Pain in the stomach
Problems with vision
High blood pressure
Rapid shallow breathing
Involuntary movement of the eye
Increased pupil size
Call 911 if you think an overdose has occurred.
You can also contact Poison Control at 1-800-222-1222
There is no antidote for ecstasy overdose. Treatments are supportive and address the symptoms of overdose. Before starting treatment, a doctor may order urine and blood tests. These tests help determine the levels of sodium and potassium, and the presence of other drugs in the body. A liver function test may also be necessary.
Treatments can include:
Ice packs to reduce body temperature. If the person does not get better, the doctor may inject a drug known as dantrolene (Dantrium Intravenous).
Diazepam injection (Valium) to treat seizures.
Oxygen to maintain breathing. People who cannot breathe on their own may need to use a machine (mechanical ventilator) to continue breathing.
Activated charcoal may help reduce drug absorption if used within one hour after ingestion.
Injection of high-concentration salt solution to restore normal salt levels in the blood.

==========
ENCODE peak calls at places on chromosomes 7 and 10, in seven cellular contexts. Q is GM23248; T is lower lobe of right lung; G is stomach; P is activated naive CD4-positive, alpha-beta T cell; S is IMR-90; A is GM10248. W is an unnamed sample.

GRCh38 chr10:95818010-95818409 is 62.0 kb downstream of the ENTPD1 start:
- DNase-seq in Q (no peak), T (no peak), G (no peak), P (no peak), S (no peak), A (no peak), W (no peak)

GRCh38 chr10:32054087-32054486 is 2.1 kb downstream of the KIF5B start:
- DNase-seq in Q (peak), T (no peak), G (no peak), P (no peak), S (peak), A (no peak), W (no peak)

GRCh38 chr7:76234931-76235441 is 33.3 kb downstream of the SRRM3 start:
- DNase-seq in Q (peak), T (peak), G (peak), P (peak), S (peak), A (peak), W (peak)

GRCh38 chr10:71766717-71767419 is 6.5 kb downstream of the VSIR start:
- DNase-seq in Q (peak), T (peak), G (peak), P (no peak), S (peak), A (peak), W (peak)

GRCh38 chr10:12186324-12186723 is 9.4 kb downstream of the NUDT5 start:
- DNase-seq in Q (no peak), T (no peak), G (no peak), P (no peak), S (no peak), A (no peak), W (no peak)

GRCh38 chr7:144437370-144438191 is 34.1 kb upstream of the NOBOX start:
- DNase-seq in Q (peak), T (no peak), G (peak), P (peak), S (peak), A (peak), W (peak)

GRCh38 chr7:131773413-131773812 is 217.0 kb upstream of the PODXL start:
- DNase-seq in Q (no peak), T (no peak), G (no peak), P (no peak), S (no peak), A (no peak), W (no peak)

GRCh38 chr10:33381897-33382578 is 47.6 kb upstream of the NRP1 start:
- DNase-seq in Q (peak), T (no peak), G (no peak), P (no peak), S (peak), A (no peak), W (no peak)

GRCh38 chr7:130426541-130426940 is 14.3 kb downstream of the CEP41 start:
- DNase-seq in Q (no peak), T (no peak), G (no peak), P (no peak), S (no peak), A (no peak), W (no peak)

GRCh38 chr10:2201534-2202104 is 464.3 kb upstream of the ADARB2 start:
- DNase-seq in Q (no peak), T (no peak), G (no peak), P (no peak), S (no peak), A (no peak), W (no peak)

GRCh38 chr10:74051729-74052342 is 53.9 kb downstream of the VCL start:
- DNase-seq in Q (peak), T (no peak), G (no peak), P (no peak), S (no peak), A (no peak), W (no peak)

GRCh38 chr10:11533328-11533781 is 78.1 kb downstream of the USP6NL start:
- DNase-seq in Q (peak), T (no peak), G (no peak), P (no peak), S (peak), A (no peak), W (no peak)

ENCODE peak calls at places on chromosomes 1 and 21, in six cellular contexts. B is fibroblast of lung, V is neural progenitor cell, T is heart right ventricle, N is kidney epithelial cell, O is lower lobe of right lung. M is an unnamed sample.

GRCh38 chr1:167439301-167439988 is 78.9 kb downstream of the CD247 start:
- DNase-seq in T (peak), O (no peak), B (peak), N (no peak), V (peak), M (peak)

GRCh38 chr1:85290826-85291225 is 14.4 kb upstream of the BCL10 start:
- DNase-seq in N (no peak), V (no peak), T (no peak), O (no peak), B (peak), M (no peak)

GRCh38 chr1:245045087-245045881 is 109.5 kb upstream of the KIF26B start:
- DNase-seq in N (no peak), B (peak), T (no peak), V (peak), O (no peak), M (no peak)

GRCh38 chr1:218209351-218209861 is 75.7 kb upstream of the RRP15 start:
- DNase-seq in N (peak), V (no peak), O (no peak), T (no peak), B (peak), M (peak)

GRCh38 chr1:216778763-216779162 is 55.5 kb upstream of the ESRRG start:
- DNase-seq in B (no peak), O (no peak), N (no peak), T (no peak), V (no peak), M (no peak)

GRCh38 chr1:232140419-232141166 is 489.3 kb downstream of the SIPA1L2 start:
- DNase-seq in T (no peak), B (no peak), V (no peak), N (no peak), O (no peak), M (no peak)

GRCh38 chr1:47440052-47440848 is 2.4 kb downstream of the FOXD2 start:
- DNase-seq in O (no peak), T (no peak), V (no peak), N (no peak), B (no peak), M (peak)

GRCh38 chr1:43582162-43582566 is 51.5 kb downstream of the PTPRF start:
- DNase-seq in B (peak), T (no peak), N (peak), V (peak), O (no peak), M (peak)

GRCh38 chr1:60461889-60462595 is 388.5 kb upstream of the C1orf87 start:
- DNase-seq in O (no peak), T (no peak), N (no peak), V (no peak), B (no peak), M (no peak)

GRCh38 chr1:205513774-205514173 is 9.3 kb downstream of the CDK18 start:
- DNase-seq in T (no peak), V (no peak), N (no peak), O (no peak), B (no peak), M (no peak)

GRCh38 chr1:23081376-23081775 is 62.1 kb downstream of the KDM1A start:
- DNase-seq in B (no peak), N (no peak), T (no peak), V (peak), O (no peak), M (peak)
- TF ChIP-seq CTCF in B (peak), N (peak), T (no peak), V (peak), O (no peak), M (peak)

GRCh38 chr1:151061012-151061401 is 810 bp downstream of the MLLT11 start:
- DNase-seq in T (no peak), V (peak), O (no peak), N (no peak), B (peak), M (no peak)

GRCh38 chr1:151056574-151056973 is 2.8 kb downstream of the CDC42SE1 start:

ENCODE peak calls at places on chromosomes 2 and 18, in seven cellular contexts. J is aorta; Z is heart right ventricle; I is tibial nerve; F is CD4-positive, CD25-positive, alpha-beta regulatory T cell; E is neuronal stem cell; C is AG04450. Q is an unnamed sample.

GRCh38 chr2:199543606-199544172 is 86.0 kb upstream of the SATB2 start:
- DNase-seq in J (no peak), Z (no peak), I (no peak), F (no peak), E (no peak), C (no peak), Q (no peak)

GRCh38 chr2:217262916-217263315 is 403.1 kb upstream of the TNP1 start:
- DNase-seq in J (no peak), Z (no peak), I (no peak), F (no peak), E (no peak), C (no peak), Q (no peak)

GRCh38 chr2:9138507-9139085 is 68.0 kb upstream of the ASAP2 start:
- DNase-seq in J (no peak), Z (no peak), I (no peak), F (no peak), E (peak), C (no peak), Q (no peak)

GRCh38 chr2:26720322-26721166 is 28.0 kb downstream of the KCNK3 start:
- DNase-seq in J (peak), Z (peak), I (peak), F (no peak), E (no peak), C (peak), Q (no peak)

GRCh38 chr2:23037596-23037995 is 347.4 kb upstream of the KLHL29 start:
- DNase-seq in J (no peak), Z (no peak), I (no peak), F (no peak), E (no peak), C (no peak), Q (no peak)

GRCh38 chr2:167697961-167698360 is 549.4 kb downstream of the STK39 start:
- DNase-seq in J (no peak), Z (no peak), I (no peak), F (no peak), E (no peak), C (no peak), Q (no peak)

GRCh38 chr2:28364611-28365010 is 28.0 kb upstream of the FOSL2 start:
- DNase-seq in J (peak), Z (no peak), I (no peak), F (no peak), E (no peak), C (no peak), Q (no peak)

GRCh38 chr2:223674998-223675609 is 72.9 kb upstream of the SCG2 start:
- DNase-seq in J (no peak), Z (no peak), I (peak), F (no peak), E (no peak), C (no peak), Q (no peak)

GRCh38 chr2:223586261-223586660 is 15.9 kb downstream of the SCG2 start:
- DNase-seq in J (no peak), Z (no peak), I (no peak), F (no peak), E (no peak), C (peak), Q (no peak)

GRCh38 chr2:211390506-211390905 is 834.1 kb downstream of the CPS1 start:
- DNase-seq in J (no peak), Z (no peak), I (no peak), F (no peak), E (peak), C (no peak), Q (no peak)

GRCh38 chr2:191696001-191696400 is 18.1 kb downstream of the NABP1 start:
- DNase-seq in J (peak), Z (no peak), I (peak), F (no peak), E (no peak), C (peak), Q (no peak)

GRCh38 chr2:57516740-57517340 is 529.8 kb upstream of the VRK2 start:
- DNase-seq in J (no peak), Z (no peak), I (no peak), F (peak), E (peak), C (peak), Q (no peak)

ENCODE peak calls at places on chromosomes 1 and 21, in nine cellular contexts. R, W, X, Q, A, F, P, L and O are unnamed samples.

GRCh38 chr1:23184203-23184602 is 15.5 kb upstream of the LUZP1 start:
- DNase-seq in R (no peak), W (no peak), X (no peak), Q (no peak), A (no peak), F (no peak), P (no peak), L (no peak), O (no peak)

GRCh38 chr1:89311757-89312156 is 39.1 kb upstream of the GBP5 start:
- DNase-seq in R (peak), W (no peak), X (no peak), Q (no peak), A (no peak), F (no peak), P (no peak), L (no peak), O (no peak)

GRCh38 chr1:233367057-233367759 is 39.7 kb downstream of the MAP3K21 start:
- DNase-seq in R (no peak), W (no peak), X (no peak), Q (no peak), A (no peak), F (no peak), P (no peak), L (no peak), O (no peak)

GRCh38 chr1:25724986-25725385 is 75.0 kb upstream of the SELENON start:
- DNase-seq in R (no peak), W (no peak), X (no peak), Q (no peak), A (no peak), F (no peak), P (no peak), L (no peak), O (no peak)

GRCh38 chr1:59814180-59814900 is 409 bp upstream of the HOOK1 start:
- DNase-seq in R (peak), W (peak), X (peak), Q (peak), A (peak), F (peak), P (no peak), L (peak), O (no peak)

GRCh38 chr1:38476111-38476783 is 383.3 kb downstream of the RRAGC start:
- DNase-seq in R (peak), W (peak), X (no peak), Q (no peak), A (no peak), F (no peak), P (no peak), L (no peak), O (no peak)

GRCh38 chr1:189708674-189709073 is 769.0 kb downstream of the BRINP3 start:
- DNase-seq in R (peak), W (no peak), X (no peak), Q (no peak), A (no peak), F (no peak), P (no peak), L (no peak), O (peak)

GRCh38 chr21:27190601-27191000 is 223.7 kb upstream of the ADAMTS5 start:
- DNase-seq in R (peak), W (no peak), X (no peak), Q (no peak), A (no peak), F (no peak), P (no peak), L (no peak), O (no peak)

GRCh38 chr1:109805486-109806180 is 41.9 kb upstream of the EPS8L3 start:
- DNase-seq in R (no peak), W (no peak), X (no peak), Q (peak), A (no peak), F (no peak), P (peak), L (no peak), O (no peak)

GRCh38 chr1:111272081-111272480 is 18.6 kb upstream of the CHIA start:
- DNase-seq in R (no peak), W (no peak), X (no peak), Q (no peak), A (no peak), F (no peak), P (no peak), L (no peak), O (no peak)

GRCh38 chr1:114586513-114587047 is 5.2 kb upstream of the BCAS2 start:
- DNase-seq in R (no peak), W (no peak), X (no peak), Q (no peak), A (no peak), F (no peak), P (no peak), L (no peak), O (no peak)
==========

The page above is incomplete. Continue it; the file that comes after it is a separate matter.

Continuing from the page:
Some may need chest compressions to maintain blood flow.
It is not clear if MDMA is addictive. However, some users have reported withdrawal symptoms suggesting dependence. Thus, it is likely that the drug can cause addiction in some people. Most notably, some ecstasy products contain highly addictive substances, such as cocaine.
Chemical Imbalance in the Brain
Long-term ecstasy use can cause unfavorable changes in brain chemistry. For example, there have been reports of low serotonin levels in chronic users. This may increase the risk of depression, anxiety, and sleep problems. Likewise, some studies suggest even a single use can cause short-term or persistent anxiety.
Does Ecstasy Help People with PTSD?
PTSD (Post-traumatic stress disorder) is a debilitating anxiety disorder. The Anxiety and Depression Association of America states that the disorder affects about 8 million Americans.12 PTSD can severely affect a person’s quality of life and may increase the risk of suicide.
Researchers are working to find if ecstasy can help people with PTSD and social anxiety. Most notably, ecstasy has attained a “breakthrough” therapy designation from the US Food and Drug Administration (FDA). A breakthrough drug has significant superiority over existing treatments for serious disorders (including PTSD) in early clinical studies.
In a recent study, researchers found that compared to only talk therapy, a combination of ecstasy and talk therapy improved the symptoms of PTSD.13 The drug is ready for entering the final trial for approval. If the final trials show positive results, the drug will likely receive an FDA approval for PTSD treatment in 2021.
How is Ecstasy Abuse and Addiction Treated?